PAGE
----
We work on a lot of web projects.

When we kick one off, we dig in and ask questions to get a better understanding of the business—specific questions about target audiences, value propositions, and brand differentiators.

The discussion is designed to reveal if there is more work to be done in the way of aligning how to talk about the thing we’re selling.

Whether we’re hired to write copy or not, it’s important to determine and document how you want to present your brand/business to the world with regard to messaging.

It’s often referred to as your Messaging Strategy.

Whether you don’t have one at all, you think yours needs refining, or you aren’t sure what they should include, this article should help you along the way.

How We Define Messaging Strategy

A messaging strategy considers two primary elements of communication: what you say and how you say it. It’s designed to help you establish a clear, cohesive, and compelling way of talking to your audience about your brand, product, or service.

Without one, you risk pushing unclear, fragmented communications that can make it harder to achieve your business objectives. It’s harder for design teams to design, sales teams to sell, and marketers (you) to market.

A Quick Case for Developing a Messaging Strategy

Clarify your target audience and associated messages

No matter the medium, the audience is central to your approach.

The process of developing a messaging strategy requires you to think about your audience with empathy. It hones in on the pains and frustrations they might be having and explores how your solutions directly address them. A clear target helps you narrow the focus of your communications, too.

Create more cohesive communications across the board

Marketing messages don’t just live on your website. They’re often distributed across print materials, via sales channels, and through word-of-mouth between customers, referrals, and strangers new to your brand.

Messaging strategies streamline the number of messages and elevate the strongest ones. They reinforce your core benefits by adding consistency and serve as a guide for any team member who writes or talks about your brand to potential prospects.

Better position your brand with effective communications

Smart marketers are concerned with how their brand is positioned relative to the competition.

A messaging strategy helps iron out your strongest brand positions and how they distinguish you from your closest competitors.

Sales teams are armed with more effective language, marketing teams can better target specific groups, and service can align on how they’re responding to customers in real time.

A thoughtful messaging strategy helps you understand your customers, better position your product/solution, and align your teams with clear, cohesive, compelling messages.

So how do you know if you might need one?

We work on a lot of web projects.

When we kick one off, we dig in and ask questions to get a better understanding of the business—specific questions about target audiences, value propositions, and brand differentiators.

The discussion is designed to reveal if there is more work to be done in the way of aligning how to talk about the thing we’re selling.

Whether we’re hired to write copy or not, it’s important to determine and document how you want to present your brand/business to the world with regard to messaging.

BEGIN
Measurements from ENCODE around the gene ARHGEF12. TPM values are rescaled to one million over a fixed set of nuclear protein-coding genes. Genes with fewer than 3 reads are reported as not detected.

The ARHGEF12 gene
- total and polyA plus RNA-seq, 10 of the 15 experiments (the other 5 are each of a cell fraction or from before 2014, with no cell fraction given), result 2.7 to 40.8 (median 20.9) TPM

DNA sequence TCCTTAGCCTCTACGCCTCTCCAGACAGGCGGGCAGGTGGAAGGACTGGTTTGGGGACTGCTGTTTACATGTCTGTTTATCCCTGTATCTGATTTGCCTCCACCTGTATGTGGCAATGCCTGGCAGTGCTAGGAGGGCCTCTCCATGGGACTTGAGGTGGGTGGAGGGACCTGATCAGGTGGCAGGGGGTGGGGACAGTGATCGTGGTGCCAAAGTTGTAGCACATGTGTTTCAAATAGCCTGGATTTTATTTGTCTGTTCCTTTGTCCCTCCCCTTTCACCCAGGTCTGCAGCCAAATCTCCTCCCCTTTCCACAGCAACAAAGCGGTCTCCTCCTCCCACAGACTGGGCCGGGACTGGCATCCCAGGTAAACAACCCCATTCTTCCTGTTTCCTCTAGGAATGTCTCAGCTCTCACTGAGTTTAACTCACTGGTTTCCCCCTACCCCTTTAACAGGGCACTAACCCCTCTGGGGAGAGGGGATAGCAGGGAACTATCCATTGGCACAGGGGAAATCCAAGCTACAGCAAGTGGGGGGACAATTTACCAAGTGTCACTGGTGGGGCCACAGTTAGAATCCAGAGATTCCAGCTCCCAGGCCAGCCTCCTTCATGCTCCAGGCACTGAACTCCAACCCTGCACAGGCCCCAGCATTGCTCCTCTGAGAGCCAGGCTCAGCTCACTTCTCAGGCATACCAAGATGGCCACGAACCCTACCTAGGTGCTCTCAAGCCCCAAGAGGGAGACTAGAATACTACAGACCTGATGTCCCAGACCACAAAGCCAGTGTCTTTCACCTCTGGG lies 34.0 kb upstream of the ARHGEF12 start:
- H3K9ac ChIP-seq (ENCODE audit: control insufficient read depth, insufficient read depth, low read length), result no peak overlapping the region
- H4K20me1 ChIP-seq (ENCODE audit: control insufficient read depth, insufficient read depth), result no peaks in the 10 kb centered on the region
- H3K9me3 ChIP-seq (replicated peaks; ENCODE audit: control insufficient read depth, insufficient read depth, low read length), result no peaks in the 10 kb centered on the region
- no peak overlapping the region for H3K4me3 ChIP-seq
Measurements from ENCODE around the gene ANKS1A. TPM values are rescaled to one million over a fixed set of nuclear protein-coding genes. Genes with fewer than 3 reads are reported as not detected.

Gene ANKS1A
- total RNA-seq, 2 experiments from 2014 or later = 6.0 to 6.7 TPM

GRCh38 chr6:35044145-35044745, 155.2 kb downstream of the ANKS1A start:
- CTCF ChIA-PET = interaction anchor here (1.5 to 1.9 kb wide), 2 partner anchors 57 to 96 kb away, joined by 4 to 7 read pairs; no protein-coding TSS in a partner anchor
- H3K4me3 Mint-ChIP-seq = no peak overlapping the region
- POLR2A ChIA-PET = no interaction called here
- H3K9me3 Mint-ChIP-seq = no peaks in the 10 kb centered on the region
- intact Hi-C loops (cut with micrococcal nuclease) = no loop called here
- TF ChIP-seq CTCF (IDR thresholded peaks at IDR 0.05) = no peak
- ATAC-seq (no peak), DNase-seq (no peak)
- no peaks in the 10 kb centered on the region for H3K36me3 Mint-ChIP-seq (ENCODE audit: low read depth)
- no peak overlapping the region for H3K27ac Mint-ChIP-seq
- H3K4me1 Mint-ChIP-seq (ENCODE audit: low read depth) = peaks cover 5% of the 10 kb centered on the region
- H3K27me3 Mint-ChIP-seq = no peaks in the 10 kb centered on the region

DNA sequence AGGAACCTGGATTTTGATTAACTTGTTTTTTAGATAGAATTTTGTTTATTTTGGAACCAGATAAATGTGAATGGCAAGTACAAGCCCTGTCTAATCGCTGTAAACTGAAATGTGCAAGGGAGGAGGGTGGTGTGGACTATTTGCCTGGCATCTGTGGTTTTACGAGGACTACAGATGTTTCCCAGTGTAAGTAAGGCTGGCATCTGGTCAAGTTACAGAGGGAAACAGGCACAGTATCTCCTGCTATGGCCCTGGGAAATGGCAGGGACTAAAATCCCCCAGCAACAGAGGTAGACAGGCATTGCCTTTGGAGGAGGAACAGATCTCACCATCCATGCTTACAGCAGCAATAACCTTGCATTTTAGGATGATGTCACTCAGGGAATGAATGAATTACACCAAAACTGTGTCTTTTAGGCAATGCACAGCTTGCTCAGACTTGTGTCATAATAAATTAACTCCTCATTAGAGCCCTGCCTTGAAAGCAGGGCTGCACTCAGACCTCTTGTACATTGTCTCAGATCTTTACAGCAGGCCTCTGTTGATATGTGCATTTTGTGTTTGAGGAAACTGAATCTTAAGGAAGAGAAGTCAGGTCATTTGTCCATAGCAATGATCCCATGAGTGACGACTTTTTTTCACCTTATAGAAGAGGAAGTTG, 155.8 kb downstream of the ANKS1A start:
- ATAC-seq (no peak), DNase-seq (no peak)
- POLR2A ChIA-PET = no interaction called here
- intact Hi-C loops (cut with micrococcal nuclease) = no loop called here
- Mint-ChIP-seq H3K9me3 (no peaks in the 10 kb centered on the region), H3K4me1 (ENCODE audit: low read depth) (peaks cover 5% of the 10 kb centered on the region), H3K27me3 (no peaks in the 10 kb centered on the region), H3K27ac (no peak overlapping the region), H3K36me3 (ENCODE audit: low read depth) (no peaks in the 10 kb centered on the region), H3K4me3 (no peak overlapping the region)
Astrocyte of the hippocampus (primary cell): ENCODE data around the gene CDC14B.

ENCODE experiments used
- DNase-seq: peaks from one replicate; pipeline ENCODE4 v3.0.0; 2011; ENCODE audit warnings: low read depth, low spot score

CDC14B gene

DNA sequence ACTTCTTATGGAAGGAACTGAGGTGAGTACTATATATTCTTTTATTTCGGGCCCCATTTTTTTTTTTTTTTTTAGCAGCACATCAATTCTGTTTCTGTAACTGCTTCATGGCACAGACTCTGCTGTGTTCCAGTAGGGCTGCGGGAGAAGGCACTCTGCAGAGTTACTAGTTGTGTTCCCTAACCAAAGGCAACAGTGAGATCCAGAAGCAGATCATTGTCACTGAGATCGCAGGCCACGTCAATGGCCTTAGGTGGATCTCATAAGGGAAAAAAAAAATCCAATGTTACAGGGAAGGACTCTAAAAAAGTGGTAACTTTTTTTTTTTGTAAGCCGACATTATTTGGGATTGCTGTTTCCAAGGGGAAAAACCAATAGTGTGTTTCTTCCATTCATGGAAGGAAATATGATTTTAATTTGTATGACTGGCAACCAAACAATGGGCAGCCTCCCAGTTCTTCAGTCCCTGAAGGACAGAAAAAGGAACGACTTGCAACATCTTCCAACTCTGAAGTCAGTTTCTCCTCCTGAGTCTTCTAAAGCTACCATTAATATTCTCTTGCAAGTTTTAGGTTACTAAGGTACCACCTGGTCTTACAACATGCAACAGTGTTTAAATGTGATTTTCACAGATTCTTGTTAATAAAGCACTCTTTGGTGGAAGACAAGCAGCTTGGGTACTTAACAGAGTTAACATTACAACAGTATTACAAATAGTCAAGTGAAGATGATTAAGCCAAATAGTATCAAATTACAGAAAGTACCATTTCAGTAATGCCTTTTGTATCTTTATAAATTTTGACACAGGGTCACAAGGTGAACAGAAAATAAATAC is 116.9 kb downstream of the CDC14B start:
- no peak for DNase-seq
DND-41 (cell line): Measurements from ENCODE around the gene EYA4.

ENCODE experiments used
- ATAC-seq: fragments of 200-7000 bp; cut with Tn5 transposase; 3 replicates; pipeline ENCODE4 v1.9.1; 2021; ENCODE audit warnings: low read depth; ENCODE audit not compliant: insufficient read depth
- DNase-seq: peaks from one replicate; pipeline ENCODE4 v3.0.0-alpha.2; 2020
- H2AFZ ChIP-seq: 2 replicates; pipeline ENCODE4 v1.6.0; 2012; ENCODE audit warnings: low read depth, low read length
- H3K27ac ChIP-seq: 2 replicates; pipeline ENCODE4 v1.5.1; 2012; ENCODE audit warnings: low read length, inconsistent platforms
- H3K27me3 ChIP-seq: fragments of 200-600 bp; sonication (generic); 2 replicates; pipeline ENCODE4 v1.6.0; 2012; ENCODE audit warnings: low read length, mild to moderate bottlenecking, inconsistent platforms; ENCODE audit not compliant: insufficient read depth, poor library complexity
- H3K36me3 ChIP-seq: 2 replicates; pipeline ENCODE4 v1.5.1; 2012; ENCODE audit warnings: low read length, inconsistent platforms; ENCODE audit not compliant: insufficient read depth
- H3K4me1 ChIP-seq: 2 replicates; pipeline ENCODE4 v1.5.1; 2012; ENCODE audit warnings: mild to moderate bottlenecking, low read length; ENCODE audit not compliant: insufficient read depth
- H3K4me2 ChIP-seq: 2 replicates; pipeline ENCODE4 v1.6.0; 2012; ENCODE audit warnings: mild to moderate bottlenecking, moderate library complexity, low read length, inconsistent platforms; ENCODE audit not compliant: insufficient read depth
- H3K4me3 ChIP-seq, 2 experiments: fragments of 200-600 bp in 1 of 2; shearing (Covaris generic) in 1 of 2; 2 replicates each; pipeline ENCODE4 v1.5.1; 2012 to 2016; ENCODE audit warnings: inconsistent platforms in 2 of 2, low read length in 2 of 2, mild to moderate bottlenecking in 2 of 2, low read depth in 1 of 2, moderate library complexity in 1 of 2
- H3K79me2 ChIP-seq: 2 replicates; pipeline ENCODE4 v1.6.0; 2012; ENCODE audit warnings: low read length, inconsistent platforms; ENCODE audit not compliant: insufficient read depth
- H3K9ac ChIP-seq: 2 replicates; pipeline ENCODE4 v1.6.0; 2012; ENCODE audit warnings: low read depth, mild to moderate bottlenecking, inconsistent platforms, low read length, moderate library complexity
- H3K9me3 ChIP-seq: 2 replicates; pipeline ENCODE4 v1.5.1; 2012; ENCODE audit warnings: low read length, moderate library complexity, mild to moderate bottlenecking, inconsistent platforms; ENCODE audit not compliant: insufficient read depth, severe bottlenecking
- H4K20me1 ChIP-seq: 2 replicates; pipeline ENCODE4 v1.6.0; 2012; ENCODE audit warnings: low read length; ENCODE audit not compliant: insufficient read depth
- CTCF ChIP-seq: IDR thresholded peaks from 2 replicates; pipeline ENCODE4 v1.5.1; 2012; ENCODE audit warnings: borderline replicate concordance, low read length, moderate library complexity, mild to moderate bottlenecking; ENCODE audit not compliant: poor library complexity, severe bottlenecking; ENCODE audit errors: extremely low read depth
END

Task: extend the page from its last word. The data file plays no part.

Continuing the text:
It’s often referred to as your Messaging Strategy.

Whether you don’t have one at all, you think yours needs refining, or you aren’t sure what they should include, this article should help you along the way.

How We Define Messaging Strategy

A messaging strategy considers two primary elements of communication: what you say and how you say it. It’s designed to help you establish a clear, cohesive, and compelling way of talking to your audience about your brand, product, or service.

Without one, you risk pushing unclear, fragmented communications that can make it harder to achieve your business objectives. It’s harder for design teams to design, sales teams to sell, and marketers (you) to market.

A Quick Case for Developing a Messaging Strategy

Clarify your target audience and associated messages

No matter the medium, the audience is central to your approach.

The process of developing a messaging strategy requires you to think about your audience with empathy. It hones in on the pains and frustrations they might be having and explores how your solutions directly address them. A clear target helps you narrow the focus of your communications, too.

Create more cohesive communications across the board

Marketing messages don’t just live on your website. They’re often distributed across print materials, via sales channels, and through word-of-mouth between customers, referrals, and strangers new to your brand.

Messaging strategies streamline the number of messages and elevate the strongest ones. They reinforce your core benefits by adding consistency and serve as a guide for any team member who writes or talks about your brand to potential prospects.

Better position your brand with effective communications

Smart marketers are concerned with how their brand is positioned relative to the competition.

A messaging strategy helps iron out your strongest brand positions and how they distinguish you from your closest competitors.

Sales teams are armed with more effective language, marketing teams can better target specific groups, and service can align on how they’re responding to customers in real time.

A thoughtful messaging strategy helps you understand your customers, better position your product/solution, and align your teams with clear, cohesive, compelling messages.

So how do you know if you might need one?

Get in touch with us